5 Tips For Working With A Managed Service Provider

SMBs often rely on outside IT help. Here's how to get the most out of relationships with third-party providers.

Kevin Casey, Contributor

September 13, 2011

5 Min Read

It's no secret that smaller businesses often need a bit of outside help to get things done. That's why many of them outsource at least part of their IT function to managed service providers (MSPs) or similar firms.

But outsourcing doesn't--or at least shouldn't--mean forgetting about IT entirely. As with any other productive business relationship, small and midsize businesses (SMBs) can take some relatively pain-free steps to ensure they get the most out of their MSP. In an interview, Vince Plaza, VP of information technology at TeamLogic IT, served up five tips for doing just that. Plaza's firm is a national IT provider that focuses on SMBs.

1. Develop trust by asking questions. For some SMBs, the appeal of managed IT services is the ability to offload a critical business need and focus finite resources elsewhere in the company. But owners and executives that completely turn off their brain's tech sector are setting themselves up for frustration. Plaza said trust between company stakeholders and the MSP is key--and notes that trust is built, not bought. The most straightforward path to an honest relationship: Ask questions of any prospective MSP early and often.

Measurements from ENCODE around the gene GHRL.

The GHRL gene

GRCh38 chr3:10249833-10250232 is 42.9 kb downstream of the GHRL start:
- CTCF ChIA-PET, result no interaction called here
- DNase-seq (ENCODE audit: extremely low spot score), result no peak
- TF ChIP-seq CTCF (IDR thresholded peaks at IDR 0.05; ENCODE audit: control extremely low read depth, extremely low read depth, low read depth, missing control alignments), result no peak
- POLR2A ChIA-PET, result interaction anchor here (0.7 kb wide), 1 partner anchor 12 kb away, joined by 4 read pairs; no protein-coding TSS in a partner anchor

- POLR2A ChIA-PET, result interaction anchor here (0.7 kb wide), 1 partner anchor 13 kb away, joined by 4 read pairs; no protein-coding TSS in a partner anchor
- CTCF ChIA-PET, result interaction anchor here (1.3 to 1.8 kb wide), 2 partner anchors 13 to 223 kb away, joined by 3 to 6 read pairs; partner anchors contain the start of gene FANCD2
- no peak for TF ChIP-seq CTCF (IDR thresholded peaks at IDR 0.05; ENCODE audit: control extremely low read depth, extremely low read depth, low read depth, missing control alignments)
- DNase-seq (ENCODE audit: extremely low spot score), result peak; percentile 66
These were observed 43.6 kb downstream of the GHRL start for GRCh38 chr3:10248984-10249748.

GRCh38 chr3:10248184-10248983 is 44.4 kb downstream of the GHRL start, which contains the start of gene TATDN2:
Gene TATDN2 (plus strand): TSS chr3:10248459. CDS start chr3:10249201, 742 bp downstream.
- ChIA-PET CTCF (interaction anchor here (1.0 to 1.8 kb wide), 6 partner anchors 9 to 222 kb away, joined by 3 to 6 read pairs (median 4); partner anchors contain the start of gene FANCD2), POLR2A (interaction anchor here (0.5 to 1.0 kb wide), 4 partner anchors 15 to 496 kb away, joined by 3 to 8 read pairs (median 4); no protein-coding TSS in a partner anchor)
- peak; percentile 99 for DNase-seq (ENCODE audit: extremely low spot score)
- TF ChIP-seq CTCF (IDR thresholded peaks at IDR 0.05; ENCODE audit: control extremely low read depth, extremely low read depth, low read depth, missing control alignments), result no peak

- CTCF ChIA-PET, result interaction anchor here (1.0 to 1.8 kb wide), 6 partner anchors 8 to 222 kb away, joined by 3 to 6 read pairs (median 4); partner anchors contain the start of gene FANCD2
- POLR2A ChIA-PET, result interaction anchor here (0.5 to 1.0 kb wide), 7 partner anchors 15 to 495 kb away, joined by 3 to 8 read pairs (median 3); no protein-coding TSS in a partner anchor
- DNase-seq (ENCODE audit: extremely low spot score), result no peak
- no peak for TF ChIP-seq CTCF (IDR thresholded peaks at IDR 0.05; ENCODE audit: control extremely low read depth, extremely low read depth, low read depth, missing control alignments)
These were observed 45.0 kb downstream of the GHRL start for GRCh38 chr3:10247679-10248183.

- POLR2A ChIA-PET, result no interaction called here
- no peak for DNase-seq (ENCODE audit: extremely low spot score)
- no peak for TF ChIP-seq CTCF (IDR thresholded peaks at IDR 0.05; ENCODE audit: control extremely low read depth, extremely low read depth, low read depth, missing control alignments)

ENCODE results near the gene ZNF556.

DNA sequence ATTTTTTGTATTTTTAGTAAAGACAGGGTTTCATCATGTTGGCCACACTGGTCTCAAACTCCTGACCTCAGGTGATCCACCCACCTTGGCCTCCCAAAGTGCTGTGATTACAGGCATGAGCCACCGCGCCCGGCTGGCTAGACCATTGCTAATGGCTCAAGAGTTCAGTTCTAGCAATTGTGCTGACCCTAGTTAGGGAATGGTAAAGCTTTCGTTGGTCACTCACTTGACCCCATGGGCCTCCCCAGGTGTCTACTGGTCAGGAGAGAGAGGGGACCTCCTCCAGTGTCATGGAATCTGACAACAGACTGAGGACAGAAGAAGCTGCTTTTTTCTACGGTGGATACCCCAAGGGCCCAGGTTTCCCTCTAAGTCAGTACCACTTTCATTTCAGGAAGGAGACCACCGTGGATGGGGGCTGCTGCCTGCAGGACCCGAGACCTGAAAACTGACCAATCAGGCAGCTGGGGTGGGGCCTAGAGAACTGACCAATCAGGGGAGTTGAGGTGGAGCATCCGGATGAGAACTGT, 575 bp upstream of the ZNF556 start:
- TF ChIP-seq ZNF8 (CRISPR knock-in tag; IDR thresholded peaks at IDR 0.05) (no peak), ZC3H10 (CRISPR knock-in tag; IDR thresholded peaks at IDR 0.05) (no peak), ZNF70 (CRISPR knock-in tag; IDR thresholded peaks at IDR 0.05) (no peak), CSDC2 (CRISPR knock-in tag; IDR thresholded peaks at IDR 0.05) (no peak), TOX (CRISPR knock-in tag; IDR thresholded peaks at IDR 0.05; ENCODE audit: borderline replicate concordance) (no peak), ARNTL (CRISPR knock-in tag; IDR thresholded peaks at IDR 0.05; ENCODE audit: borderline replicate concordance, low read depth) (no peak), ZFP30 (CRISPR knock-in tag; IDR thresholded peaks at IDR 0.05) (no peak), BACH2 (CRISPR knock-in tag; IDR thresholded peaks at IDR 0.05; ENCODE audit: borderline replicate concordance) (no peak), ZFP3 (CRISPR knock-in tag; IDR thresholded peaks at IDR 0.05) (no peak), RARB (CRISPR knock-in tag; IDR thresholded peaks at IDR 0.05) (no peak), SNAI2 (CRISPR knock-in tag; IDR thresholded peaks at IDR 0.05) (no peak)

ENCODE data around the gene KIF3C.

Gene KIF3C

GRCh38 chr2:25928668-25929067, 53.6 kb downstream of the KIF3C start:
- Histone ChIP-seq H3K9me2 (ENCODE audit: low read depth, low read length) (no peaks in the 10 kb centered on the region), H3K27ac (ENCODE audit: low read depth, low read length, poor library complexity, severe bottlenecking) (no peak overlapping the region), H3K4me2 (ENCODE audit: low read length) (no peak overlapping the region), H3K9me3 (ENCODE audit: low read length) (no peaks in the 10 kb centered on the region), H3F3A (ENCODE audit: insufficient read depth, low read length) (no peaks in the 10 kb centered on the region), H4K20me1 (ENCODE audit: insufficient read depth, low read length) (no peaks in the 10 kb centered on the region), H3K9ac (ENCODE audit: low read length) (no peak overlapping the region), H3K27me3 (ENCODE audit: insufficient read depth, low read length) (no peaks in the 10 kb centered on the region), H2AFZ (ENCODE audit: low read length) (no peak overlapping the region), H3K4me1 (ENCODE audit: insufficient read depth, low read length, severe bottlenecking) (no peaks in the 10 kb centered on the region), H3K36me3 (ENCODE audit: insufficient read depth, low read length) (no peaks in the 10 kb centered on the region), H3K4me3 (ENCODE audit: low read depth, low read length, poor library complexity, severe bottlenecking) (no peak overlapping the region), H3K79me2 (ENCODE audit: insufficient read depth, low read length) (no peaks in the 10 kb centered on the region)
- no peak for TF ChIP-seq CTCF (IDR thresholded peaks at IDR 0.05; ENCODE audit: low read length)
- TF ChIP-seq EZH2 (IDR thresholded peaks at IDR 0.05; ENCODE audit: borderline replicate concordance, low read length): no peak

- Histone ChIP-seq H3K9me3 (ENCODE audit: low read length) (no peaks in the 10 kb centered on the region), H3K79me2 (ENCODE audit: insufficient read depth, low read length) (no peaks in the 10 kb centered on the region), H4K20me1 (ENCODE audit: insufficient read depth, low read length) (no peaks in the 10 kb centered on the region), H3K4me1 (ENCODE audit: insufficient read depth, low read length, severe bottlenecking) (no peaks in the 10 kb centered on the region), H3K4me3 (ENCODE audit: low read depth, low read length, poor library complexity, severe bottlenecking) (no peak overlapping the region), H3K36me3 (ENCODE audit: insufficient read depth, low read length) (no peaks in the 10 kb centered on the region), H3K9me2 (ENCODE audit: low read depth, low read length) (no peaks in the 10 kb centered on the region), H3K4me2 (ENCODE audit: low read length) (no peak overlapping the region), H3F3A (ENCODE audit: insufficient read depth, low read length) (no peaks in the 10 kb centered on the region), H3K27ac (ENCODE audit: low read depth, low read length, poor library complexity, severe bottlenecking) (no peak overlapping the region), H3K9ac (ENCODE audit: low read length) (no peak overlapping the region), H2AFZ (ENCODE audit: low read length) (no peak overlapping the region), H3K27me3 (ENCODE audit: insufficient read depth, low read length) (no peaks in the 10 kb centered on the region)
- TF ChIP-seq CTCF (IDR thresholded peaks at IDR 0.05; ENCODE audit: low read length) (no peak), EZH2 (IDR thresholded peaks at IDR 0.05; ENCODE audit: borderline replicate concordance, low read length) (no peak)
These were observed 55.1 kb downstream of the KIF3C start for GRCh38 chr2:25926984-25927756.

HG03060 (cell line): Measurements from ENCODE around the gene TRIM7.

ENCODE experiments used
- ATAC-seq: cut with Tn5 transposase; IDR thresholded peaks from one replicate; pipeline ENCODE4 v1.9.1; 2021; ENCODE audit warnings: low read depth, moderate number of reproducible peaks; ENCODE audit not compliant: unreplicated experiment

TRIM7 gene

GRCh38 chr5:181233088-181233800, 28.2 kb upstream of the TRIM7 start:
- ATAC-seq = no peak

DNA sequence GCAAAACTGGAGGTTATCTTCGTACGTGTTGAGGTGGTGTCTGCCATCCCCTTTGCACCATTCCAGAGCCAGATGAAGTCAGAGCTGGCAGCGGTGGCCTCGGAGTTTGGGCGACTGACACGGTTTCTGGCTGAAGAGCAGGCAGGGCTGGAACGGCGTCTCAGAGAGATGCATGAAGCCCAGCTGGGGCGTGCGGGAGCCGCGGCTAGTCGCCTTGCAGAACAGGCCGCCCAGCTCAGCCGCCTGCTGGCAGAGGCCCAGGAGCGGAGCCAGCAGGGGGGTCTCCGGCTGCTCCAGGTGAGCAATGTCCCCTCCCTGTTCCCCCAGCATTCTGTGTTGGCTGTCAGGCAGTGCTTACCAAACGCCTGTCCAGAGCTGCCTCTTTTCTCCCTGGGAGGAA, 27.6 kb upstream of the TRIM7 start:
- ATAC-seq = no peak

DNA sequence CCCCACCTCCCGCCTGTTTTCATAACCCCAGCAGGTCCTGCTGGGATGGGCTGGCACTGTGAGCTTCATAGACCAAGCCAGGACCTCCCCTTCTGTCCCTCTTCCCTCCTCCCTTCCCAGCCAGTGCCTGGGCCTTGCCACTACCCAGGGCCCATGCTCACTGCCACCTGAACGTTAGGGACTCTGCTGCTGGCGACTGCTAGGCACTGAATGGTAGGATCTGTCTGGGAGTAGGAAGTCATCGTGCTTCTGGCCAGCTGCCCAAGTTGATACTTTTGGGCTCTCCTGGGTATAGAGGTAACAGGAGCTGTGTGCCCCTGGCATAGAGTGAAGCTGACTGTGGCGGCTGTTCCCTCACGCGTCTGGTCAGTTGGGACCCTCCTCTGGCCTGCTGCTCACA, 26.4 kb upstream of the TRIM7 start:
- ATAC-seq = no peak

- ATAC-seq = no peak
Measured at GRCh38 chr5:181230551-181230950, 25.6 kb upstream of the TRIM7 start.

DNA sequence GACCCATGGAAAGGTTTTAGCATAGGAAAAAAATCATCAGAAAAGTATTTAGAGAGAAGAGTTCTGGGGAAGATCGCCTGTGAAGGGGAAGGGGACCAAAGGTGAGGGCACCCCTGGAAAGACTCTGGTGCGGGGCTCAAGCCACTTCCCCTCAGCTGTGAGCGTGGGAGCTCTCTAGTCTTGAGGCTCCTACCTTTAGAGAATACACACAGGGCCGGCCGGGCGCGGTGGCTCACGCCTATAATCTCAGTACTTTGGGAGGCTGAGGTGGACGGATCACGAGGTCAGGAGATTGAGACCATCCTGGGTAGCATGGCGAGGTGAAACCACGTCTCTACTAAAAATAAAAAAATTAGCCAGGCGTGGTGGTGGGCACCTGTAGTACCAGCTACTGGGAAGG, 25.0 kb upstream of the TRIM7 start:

What kind of infrastructure, applications, and other technologies do they typically support? What kind of tools do they use internally for things like helpdesk and other functions? Are their written agreements easy to read? How do they respond to different types of customer requests? And so forth. Don't just take answers at face value: Do a bit of homework (the Web makes this fairly easy) to ensure you understand and are comfortable with their approach. Don't worry--you need not get stuck in the weeds.

"I would like to find out from the partners I might be engaging with: What are you using to deliver this to me?" Plaza said. "I don't need the gory details."

An example: If you're potentially interested in desktop virtualization, ask prospective MSPs if and how they support virtual desktop infrastructure (VDI). They might only support certain vendors--say VMware, but not Citrix or Hyper-V--or might not have much VDI expertise at all. Better to find that out now.

2. Treat your MSP as a virtual CIO--even if you are the CIO.

For some SMBs, the decision to outsource is fairly simple because there is no internal IT department. For others--especially growing and midsize firms--there's likely at least one (if not more) people charged with managing the company's technology. Don't let that cause territorial fears around job security--this inevitability leads to negative outcomes.

Clearly define roles and responsibilities up front. A good MSP will be will be willing to defer to an in-house IT executive, without stepping on toes. Let them know how they can best do that. Plaza gave as examples work overflows, vacation coverage, and other supporting roles--or the "call on us when you need us" approach. Avoiding an adversarial position from the outset will give the MSP a chance to prove its value--and if it doesn't, you'll be able to make an informed, well-reasoned change.